I’ll never forget where I was when the coal decision came down

I don’t think I’ll ever forget where I was when I found out Port Metro Vancouver approved the Fraser Surrey Docks coal export expansion facility this past August.

I was sitting on the Amtrak Coastal Starlight, staring out the window at the San Francisco Bay Area, contemplating what I’d occupy myself with in Los Angeles when my thirty-five hour journey was complete: hit up the Los Angeles County Museum of Art, eat burritos and see one of my favourite acts live at a music festival. I’d just started my vacation and I was feeling relaxed.

As I looked out at the rolling hills and power plants along the train route, a familiar buzzing in my pocket shook me from my coastal daydream. Expecting to see a text message from a pal in the states, instead I saw a text from Laura, the Beyond Coal campaign director: Port Metro Vancouver announcing its Fraser Surrey Docks decision today at 11:30. Worst. Timing. Ever.

Our train was stopped in Oakland adding a private car to the already delayed train. With no internet connection to speak of and minimal cell service, I had a moment of panic and a punch-in-the-gut-feeling. Of course the biggest decision of the Beyond Coal campaign would come down when I’m the least available to deal with it!

I felt isolated. I was slowly travelling through the desert more than 35 hours away from home, forced to sit and hope my text messages went through. A stream of questions ran through my mind: What can I do as a community organizer when I’m 2,000 kilometres away? Who can I call to face this head-on while I’m in California? Do I need to book a flight back to Canada as soon as I get off the train?

But then I took a breath – we always knew that this could happen anytime and we had a plan to respond when the decision came down. I remembered our organizers and I picked up the phone.

Fiana, a founder of the powerhouse New Westminster Youth Initiative responded within minutes. She, Grace and the rest of the team banded together with Marianne, our lead in Burnaby, and Laura to organize events in both Burnaby and New Westminster for the Sunday following the decision.

In the end, eleven people took to the streets in Burnaby and New Westminster at a day’s notice. They collected 175 signatures in two hours, and at the same time more than 5,000 people signed the online Beyond Coal petition. We knew the fight to stop the Fraser Surrey Docks-Texada project was far from over, and we knew we had to continue organizing so we could go into the final permit battles stronger than ever.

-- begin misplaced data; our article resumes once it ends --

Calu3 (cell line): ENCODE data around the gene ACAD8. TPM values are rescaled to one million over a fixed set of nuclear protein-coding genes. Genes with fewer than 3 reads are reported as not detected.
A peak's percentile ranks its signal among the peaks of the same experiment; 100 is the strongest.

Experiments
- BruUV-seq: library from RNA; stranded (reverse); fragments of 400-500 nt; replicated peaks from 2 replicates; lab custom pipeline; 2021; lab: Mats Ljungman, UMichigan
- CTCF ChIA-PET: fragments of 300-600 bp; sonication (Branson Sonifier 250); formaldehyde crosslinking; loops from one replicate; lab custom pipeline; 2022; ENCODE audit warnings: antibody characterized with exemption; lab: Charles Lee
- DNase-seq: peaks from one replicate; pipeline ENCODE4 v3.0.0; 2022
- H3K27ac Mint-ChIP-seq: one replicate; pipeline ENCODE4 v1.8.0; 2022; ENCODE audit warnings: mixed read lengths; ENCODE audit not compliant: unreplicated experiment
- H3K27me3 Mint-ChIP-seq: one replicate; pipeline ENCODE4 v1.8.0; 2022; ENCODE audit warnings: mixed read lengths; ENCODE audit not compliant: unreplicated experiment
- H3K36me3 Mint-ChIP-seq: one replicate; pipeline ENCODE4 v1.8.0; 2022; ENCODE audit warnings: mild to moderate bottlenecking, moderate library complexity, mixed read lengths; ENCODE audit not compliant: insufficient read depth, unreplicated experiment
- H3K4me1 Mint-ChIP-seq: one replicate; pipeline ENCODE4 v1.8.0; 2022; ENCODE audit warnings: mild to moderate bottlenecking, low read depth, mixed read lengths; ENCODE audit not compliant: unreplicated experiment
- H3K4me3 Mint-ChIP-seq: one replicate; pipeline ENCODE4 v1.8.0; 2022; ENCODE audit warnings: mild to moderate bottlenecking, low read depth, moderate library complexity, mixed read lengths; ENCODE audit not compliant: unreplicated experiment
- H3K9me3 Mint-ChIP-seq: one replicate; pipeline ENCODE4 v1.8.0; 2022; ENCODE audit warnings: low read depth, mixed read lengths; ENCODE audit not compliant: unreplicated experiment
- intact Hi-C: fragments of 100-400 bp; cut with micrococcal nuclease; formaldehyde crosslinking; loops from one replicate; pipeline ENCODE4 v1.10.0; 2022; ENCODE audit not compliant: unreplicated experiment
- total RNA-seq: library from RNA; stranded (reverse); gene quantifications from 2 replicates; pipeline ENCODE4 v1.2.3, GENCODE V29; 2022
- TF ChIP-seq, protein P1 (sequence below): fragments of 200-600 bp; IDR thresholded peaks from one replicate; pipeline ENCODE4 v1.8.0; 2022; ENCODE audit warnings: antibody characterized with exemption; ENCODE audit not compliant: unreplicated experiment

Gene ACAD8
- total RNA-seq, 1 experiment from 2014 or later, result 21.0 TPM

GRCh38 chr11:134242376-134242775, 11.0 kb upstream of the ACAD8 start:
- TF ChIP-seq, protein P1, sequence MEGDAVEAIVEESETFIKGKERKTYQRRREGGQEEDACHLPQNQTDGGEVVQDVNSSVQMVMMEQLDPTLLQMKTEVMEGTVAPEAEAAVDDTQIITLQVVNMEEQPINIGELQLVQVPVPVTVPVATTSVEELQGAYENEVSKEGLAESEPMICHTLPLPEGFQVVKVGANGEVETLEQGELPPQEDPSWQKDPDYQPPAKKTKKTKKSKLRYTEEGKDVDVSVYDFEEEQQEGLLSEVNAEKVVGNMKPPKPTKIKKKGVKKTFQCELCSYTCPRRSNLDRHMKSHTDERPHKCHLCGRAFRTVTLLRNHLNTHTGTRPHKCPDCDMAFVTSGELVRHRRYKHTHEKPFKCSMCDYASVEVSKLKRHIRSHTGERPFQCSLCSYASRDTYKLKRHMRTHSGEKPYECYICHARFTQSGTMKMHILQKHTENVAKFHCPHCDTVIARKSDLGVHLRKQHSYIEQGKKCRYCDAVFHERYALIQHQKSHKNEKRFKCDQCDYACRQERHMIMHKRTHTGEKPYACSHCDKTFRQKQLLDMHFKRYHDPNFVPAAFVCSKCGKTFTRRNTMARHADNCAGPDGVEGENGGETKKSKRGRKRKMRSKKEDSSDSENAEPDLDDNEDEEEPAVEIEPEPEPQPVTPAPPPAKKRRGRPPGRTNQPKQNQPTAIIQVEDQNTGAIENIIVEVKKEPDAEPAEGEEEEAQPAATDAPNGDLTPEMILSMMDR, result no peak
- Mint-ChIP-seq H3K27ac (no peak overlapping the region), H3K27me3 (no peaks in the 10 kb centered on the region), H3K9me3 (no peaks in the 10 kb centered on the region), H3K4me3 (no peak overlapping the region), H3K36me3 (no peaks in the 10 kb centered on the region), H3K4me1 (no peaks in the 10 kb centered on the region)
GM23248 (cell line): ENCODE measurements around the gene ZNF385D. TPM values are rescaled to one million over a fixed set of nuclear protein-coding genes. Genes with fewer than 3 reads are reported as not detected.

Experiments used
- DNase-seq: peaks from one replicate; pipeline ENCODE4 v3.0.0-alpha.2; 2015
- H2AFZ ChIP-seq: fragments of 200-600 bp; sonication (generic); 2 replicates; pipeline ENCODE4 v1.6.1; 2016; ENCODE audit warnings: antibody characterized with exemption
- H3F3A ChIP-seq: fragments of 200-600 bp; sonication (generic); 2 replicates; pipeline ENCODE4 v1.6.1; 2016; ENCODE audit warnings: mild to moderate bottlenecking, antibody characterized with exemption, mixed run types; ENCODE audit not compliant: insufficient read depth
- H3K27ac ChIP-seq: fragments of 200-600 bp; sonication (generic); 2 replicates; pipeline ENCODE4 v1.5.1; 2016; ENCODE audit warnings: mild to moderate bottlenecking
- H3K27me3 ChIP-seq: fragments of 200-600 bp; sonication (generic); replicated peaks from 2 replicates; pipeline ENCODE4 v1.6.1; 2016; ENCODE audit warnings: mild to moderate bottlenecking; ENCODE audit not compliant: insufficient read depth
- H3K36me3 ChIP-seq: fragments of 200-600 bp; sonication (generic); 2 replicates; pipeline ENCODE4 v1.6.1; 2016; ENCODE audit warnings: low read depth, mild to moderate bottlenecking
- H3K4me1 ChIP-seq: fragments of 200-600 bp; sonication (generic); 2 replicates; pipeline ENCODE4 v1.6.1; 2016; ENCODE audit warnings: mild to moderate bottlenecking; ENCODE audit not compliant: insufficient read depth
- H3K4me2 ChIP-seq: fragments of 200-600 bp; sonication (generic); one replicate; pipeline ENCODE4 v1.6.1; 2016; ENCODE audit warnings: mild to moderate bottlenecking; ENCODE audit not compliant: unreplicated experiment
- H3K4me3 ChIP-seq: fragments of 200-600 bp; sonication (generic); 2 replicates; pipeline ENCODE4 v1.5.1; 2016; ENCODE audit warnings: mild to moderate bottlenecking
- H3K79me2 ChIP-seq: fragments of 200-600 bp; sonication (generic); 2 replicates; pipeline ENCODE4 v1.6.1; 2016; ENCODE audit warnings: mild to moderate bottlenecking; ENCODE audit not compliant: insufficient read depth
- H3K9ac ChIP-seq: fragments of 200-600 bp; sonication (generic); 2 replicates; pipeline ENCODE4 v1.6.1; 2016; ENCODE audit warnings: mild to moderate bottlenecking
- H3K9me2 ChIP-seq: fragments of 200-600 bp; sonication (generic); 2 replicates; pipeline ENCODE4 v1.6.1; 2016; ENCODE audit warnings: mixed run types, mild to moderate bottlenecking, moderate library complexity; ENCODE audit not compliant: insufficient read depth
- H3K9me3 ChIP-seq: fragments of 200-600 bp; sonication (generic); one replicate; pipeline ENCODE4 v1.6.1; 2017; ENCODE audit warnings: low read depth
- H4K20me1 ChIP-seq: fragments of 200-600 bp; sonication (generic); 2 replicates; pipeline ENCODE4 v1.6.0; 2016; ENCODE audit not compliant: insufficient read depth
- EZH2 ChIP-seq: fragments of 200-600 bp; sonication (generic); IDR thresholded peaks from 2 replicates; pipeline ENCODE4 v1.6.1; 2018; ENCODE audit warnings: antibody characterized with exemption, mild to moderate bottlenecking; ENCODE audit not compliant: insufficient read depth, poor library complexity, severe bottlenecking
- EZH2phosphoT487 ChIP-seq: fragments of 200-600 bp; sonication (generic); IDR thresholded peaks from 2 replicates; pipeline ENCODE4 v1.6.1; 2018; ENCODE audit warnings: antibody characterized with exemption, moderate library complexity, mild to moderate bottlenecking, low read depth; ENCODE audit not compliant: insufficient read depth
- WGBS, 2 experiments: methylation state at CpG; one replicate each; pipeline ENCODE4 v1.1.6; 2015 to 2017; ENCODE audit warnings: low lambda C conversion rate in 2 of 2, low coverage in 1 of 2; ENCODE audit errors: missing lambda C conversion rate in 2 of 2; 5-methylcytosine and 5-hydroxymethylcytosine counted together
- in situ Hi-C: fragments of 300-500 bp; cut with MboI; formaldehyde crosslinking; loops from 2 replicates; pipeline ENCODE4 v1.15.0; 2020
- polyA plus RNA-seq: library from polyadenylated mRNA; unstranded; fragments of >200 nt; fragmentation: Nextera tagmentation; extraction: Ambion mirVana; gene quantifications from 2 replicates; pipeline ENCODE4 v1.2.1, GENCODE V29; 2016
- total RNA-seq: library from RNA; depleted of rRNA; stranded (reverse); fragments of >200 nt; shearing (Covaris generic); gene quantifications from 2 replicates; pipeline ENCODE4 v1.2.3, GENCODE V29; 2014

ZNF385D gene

Our friends at Voters Taking Action on Climate Change had already launched a legal challenge of the permit amendment the provincial government granted for Lafarge’s expansion of their Texada Island coal facility. Within a month of the port’s decision, VTACC, Communities and Coal and Ecojustice teamed up to file for a judicial review of the port’s permit approval.

Looking back now at 2014 we witnessed an even greater delay of the coal expansion project – something few thought possible as Fraser Surrey Docks was originally expected to be shipping coal by the spring of 2013.

Thanks to the growing network of every day British Columbians and groups from B.C. to the U.S we saw local government opposition to thermal coal exports deepen. To date a total of 14 municipal and regional councils have taken action, including the Union of BC Municipalities passing a resolution calling for assessments of the Fraser Surrey Docks-Texada proposal along the rail line and barge route. The cities of New Westminster and Surrey have even applied to be interveners in the legal challenge against Port Metro Vancouver.

On the ground, we’ve massively expanded our base of support throughout the province. Between Dogwood and Communities and Coal we now have more than 46,000 petition signatures. At Dogwood we’ve doubled our Beyond Coal supporters this year – in large part thanks to our summer canvassers and organizing teams in New Westminster and Burnaby.

The movement to stop increased coal exports through B.C. ports may be stronger than ever, but the fight is far from over as we head into our toughest battle yet…

We’ve known for over a year that Fraser Surrey Docks would need an air permit from Metro Vancouver, but this spring the company decided to apply for a Metro Vancouver wastewater permit as well. This would normally be a simple bureaucratic decision, but thanks to the diligence of our work with partner organizations, Metro Vancouver decided it would run a concurrent comment period for both the air and wastewater permits once Fraser Surrey Docks submitted final applications.

Working together with our allies in B.C. and the U.S., we need to mobilize our networks bigger and better than ever before to get people to flood the public comment period and give Metro Vancouver the power to deny the permits. And if this year’s successes have taught me anything, it’s that I know we can pull this off.

The first step to get in on this action is to sign and share the Beyond Coal petition here: www.beyondcoal.ca.

When you spend months building relationships with people around a shared purpose and goal, beautiful things can happen in times of potential crisis – even when you’re riding a train a long, long way from home. Going forward, these relationships will be the glue that holds us together as we work to bring democracy back to British Columbians and reclaim our decision making power over the projects that affect our lives.

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